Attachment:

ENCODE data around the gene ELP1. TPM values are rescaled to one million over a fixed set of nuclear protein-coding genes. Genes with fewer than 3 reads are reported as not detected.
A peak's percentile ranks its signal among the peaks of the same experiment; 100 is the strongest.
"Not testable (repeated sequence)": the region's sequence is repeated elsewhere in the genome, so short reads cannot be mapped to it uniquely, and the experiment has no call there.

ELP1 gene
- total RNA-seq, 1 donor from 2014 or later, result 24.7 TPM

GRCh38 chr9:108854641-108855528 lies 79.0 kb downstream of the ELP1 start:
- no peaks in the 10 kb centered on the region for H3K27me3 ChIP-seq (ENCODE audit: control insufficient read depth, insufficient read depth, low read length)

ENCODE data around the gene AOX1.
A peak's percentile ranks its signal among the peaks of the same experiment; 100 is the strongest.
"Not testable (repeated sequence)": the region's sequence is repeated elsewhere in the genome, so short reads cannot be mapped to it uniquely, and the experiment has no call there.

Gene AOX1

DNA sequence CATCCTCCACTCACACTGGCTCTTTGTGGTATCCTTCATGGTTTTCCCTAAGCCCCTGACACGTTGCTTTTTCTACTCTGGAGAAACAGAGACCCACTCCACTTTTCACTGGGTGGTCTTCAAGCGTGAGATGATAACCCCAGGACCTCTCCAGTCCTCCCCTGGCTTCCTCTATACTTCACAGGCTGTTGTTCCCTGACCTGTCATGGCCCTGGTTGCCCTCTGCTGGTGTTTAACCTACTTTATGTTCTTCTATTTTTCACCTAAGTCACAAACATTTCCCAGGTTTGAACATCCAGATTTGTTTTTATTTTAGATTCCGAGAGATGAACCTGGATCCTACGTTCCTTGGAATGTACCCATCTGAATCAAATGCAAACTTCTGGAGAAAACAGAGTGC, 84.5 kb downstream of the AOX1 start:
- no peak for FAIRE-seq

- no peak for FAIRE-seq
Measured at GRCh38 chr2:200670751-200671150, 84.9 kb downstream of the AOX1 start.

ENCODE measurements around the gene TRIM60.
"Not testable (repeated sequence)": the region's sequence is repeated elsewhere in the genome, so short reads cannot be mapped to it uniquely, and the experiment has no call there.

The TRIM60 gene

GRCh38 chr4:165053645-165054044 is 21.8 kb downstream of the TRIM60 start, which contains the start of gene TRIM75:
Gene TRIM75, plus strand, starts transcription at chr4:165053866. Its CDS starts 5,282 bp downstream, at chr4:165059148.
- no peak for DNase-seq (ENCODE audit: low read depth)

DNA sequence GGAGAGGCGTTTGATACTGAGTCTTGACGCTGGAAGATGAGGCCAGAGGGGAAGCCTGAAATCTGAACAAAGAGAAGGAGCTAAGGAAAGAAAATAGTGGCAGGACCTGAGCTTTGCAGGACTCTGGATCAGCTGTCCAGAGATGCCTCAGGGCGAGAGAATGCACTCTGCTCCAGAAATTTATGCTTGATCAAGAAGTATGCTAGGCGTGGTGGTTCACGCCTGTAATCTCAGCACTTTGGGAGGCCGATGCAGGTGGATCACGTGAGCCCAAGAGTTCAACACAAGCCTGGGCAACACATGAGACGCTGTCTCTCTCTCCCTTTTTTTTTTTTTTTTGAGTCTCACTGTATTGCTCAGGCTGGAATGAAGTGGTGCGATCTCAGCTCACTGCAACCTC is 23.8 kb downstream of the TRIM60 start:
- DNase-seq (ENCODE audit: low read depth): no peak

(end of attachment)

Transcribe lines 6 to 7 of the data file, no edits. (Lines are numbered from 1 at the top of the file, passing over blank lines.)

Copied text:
GRCh38 chr9:108854641-108855528 lies 79.0 kb downstream of the ELP1 start:
- no peaks in the 10 kb centered on the region for H3K27me3 ChIP-seq (ENCODE audit: control insufficient read depth, insufficient read depth, low read length)